The Moral Dimensions of Human Rights

The Moral Dimensions of Human Rights

The Moral Dimensions of Human Rights

The Moral Dimensions of Human Rights


Many books on human rights either concentrate on human rights as fundamental moral rights with little attention to international human rights, or discount moral human rights and focus on international human rights.The Moral Dimensions of Human Rightstakes a broad approach by discussing all three species of human rights - moral, international, and national -at length. At the same time, Carl Wellman pays special attention to the moral reasons that are relevant to each kind of human rights.

The book has three parts. In the first, Wellman develops an original view of the nature and grounds of moral human rights based on his previous publications in the general theory of rights, especially Real Rights. The next part explains how moral human rights are relevant both to the justification and to the interpretation of human rights in international law and identifies several other relevant moral considerations. In the third part, the author argues that different kinds of moral and international human rights ought to be incorporated into national legal systems in four distinct ways-recognition in a written constitution, judicial decisions, legislation, and ratified human rights treaties.


The purpose of this book is to identify and explain the most important moral dimensions of human rights. I shall argue that one of these is fundamental moral rights that one possesses as a human being. But both international law and most contemporary national legal systems confer human rights as well. Although some of these legal human rights are analogues of and justified as protections for noninstitutional moral human rights, others reflect and are justified by other purposes of international or national law. In fact, there is a complex interplay between the various moral dimensions of moral, international, and national human rights. I hope to clarify these relationships and thereby contribute to our understanding and evaluation of human rights.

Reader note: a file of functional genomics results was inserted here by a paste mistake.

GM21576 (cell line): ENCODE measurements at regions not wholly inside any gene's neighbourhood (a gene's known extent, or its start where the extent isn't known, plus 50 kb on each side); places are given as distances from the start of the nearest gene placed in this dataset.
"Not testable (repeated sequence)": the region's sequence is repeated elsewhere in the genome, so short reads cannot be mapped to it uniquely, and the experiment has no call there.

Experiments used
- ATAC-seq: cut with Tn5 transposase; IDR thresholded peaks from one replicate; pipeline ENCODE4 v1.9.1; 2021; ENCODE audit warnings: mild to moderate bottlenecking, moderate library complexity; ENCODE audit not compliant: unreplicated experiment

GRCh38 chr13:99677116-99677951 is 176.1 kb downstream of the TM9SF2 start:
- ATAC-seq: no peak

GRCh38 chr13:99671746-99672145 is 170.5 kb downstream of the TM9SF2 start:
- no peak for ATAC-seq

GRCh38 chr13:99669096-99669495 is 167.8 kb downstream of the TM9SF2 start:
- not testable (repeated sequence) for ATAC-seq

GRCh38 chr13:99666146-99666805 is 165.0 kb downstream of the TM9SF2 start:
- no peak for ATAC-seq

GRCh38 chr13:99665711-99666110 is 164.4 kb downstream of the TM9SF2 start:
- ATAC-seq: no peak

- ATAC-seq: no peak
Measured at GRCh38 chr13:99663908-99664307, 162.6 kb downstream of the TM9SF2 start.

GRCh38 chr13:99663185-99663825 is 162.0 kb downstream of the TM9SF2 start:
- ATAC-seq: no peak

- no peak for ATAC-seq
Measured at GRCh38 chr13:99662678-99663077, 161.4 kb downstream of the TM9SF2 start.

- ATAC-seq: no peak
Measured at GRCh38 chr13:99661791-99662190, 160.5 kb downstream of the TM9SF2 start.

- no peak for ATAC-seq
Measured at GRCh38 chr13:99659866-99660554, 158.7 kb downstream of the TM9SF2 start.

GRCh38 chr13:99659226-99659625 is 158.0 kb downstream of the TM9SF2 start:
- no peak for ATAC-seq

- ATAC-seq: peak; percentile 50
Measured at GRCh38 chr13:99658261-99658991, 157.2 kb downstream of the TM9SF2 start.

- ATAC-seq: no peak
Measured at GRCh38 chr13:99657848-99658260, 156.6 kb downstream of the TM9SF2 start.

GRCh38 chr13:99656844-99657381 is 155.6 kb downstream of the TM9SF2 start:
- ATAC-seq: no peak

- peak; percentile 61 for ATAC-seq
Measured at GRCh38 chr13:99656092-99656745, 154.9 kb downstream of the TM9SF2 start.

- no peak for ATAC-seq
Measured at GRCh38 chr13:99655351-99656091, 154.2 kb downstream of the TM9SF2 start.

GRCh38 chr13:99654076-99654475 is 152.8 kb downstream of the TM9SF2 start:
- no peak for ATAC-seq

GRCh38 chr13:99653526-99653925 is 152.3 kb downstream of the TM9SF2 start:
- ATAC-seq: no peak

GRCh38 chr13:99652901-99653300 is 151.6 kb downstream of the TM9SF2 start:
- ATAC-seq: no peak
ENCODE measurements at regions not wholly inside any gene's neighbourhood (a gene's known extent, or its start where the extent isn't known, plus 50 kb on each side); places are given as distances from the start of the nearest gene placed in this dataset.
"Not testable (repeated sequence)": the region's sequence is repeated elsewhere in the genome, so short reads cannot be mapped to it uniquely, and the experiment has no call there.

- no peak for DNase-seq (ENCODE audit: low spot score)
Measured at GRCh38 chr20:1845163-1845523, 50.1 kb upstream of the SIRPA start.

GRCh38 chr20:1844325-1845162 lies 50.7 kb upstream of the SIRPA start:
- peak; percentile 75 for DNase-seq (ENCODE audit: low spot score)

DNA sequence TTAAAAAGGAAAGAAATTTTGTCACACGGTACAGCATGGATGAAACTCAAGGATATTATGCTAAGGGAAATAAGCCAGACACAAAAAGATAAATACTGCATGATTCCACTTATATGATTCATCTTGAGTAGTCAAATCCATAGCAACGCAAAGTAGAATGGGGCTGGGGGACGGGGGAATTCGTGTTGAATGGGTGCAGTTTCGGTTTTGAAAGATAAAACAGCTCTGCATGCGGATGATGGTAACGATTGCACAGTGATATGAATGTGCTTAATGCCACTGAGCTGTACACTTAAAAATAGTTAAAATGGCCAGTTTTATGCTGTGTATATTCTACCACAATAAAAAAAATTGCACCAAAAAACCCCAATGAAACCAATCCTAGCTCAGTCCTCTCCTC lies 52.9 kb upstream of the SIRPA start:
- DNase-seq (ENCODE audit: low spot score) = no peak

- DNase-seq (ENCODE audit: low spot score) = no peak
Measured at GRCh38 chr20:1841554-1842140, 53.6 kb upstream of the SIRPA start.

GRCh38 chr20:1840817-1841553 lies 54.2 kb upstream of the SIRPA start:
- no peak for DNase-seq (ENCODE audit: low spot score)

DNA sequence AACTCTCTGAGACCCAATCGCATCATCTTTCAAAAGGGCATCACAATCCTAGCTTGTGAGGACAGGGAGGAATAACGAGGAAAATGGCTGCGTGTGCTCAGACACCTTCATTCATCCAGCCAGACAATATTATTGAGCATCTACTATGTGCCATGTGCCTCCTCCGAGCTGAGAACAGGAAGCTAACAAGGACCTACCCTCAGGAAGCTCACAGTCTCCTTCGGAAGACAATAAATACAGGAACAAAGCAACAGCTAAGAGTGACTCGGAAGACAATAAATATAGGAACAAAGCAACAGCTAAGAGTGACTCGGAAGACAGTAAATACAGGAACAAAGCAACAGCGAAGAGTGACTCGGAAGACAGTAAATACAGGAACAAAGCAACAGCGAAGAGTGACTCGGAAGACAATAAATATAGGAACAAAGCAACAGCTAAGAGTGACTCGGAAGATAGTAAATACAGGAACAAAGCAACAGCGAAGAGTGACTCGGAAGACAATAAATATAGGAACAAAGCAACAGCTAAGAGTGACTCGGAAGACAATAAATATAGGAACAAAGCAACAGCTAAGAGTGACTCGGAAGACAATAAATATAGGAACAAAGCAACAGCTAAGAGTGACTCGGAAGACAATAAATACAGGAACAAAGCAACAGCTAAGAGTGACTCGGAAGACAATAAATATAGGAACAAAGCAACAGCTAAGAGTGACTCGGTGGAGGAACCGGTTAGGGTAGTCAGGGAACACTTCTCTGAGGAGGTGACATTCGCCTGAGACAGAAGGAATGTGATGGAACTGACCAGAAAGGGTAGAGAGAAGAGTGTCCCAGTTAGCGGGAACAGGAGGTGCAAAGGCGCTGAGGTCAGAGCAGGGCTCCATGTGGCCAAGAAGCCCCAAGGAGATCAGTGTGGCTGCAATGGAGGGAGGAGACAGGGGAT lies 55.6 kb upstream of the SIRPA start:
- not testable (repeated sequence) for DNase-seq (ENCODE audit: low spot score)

When I began thinking seriously about human rights, the available theories of moral human rights were seriously defective. Human rights were identified by labels, such as “the right to life,” that do not specify their content with any precision. Hence, one cannot know what obligations or duties they imply. Does the human right to life require others to provide the means to sustain one’s life or only to refrain from taking one’s life? Presumably, the answer to this and similar questions depends upon the grounds of moral human rights, but the literature of that time provided no convincing theory of the grounds of human rights.

Although I recognized that what was most needed was an understanding of the moral reasons that ground human rights, I believed that one could not know what evidence was required to establish the reality of any human right until one knows what it means to assert that it exists. Therefore, I proposed a new conceptual analysis of moral human rights. First, one should take legal rights as models of all species of rights, including moral rights. Second, one should analyze the content of any human right in terms of Hohfeld’s fundamental legal conceptions or their moral analogues. Then, and only then, could one identify the grounds of any human right. I assumed that knowing the grounds of any right would enable one to define its specific content and that that in turn would enable one to know what duties it imposes upon second parties.

Carrying out this project has taken three decades and resulted in several books, especially A Theory of Rights, 1985, and Real Rights, 1995. The focus of this book is both broader and narrower than that of my previous . . .

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